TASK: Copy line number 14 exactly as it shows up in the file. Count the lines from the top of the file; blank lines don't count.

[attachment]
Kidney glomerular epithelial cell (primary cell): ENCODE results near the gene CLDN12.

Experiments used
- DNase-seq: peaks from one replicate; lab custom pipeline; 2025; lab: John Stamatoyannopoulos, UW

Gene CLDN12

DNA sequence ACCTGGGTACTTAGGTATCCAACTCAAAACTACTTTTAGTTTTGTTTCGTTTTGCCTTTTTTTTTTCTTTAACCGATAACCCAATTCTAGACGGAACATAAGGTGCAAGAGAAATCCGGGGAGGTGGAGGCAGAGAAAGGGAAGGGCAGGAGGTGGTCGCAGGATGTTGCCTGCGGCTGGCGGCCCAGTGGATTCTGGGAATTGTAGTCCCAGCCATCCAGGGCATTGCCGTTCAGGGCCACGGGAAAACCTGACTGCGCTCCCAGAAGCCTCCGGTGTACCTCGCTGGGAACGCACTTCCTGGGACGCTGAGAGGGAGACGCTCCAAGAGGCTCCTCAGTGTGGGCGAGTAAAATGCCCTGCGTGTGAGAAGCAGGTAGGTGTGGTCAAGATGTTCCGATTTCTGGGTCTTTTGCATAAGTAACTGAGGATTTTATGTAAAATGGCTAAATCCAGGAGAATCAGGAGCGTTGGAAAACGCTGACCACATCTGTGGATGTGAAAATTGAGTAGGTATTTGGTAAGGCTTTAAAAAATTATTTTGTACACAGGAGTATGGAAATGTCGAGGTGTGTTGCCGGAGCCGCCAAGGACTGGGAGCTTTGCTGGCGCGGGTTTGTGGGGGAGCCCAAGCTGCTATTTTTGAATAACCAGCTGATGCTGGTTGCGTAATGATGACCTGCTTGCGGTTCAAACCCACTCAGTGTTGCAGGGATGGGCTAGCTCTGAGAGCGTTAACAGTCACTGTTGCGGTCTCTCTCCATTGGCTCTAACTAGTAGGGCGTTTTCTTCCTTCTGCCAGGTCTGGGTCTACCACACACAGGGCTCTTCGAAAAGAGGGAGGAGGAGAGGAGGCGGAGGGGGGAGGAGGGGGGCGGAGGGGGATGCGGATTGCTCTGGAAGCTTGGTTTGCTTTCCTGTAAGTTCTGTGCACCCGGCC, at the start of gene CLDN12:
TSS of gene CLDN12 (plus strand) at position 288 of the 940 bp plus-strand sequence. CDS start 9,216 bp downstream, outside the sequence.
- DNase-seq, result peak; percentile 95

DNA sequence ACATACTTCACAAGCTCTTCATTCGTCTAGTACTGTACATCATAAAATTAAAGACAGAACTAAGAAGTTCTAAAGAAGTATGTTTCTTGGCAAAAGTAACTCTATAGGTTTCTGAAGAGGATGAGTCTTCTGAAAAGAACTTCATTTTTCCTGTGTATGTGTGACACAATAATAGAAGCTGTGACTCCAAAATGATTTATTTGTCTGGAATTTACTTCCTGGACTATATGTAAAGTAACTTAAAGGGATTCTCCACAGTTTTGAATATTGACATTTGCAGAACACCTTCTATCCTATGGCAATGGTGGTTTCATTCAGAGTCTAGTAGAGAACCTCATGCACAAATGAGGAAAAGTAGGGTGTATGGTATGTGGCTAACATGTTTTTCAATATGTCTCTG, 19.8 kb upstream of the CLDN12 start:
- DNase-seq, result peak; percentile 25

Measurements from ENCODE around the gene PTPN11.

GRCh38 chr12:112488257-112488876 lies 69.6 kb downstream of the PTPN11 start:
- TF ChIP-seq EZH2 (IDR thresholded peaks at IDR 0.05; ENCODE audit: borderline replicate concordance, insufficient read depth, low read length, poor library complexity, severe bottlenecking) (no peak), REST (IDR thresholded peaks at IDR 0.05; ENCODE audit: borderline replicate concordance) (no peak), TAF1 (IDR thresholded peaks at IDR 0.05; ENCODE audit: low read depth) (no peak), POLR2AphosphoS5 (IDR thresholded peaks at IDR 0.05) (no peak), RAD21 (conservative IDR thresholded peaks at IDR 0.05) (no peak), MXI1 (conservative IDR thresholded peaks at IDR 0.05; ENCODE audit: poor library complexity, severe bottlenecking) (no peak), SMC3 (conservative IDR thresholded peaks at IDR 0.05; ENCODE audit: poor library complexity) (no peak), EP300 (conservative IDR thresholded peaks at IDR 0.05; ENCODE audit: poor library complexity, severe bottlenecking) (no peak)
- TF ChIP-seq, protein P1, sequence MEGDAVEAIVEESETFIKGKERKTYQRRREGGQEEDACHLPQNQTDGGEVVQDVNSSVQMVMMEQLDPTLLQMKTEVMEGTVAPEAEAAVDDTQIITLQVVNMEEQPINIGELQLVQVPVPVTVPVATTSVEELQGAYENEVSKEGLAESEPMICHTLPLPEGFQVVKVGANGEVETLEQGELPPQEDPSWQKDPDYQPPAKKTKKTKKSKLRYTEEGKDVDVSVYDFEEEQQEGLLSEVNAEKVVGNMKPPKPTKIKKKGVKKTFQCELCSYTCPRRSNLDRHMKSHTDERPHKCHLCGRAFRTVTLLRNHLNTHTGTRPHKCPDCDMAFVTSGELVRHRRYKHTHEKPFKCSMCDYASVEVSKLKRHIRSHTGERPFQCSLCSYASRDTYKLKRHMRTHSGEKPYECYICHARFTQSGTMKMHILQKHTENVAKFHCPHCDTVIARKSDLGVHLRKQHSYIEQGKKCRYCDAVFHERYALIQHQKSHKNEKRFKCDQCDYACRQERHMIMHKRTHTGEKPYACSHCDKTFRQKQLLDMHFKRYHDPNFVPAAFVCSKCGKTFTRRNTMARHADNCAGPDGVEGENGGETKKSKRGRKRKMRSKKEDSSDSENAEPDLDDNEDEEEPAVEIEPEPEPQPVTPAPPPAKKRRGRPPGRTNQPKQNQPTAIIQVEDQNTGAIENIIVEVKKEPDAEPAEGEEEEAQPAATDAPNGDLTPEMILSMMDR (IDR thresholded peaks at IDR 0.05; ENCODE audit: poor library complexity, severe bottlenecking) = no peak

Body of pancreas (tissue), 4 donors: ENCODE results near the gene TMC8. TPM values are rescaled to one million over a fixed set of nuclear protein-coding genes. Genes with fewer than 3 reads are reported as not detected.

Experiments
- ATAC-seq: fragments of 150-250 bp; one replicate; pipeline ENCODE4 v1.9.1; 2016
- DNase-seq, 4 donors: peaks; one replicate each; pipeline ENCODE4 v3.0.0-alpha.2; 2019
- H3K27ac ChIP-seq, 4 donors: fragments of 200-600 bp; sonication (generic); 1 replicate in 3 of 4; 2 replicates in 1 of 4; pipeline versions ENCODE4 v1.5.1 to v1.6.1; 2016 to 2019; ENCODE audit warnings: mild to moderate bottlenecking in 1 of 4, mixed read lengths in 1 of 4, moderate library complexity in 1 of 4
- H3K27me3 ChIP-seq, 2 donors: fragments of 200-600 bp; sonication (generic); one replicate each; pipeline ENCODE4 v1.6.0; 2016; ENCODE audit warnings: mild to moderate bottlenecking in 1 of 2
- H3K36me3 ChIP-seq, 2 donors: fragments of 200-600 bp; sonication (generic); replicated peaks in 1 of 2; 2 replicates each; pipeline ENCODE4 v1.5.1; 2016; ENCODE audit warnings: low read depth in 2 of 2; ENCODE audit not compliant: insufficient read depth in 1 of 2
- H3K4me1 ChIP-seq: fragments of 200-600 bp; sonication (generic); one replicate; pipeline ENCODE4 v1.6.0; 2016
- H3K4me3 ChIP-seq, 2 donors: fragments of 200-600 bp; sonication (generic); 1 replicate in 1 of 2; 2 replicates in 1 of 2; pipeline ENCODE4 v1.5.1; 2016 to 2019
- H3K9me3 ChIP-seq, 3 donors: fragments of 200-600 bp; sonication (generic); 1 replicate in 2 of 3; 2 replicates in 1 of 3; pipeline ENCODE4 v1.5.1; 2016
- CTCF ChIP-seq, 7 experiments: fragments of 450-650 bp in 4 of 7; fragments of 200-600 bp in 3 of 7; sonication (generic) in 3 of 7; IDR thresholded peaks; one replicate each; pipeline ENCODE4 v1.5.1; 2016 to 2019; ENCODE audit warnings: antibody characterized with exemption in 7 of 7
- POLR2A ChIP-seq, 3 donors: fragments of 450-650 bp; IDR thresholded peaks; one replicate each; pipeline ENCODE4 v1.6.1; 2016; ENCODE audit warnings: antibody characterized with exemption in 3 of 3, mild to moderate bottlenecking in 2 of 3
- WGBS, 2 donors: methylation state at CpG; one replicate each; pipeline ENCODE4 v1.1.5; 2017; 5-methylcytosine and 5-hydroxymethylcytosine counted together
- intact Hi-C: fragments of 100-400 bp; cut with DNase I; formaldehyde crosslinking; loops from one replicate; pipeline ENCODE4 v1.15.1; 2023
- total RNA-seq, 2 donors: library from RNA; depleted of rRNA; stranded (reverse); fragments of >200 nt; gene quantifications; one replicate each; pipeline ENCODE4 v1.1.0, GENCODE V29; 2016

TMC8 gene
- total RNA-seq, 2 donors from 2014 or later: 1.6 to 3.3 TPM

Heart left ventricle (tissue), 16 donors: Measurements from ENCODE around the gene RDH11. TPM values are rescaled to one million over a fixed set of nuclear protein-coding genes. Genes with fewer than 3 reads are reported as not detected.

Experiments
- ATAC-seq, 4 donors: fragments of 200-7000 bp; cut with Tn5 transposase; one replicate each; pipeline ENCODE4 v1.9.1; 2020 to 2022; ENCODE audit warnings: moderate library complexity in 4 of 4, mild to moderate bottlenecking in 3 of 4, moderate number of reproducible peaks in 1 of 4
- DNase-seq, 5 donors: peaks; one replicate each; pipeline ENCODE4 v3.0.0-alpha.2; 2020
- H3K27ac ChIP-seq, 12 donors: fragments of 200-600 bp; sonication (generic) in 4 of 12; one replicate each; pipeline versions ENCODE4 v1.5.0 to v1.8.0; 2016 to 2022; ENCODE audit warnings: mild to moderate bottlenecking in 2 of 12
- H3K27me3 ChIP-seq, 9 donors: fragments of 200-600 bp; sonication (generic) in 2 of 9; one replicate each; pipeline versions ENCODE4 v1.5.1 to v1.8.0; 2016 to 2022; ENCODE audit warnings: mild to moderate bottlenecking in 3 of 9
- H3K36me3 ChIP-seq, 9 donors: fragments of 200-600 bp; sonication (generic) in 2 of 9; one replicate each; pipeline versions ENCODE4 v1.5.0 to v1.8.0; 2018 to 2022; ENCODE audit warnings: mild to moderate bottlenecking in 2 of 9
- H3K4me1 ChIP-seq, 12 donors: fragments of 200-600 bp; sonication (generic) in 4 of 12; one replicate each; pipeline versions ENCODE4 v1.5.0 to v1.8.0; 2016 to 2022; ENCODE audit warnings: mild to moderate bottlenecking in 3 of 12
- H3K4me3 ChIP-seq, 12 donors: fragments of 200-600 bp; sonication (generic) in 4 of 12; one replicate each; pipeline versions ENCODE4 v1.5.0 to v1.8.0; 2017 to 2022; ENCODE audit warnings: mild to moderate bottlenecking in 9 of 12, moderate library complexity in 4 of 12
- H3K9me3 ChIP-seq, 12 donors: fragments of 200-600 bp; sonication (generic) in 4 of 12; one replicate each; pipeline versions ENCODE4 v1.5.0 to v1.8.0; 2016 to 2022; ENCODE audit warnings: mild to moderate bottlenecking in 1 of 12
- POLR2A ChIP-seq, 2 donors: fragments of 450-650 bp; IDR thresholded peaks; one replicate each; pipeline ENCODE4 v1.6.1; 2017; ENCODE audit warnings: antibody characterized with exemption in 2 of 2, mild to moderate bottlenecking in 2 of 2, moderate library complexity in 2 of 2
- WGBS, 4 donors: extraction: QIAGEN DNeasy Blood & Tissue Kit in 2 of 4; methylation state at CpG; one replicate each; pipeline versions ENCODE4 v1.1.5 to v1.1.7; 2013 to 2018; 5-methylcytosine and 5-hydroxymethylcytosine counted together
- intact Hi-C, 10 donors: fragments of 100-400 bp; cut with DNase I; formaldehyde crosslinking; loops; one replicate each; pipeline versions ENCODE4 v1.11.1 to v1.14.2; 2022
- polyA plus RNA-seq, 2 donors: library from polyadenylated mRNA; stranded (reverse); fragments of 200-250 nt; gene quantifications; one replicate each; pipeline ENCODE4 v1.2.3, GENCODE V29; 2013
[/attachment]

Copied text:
Body of pancreas (tissue), 4 donors: ENCODE results near the gene TMC8. TPM values are rescaled to one million over a fixed set of nuclear protein-coding genes. Genes with fewer than 3 reads are reported as not detected.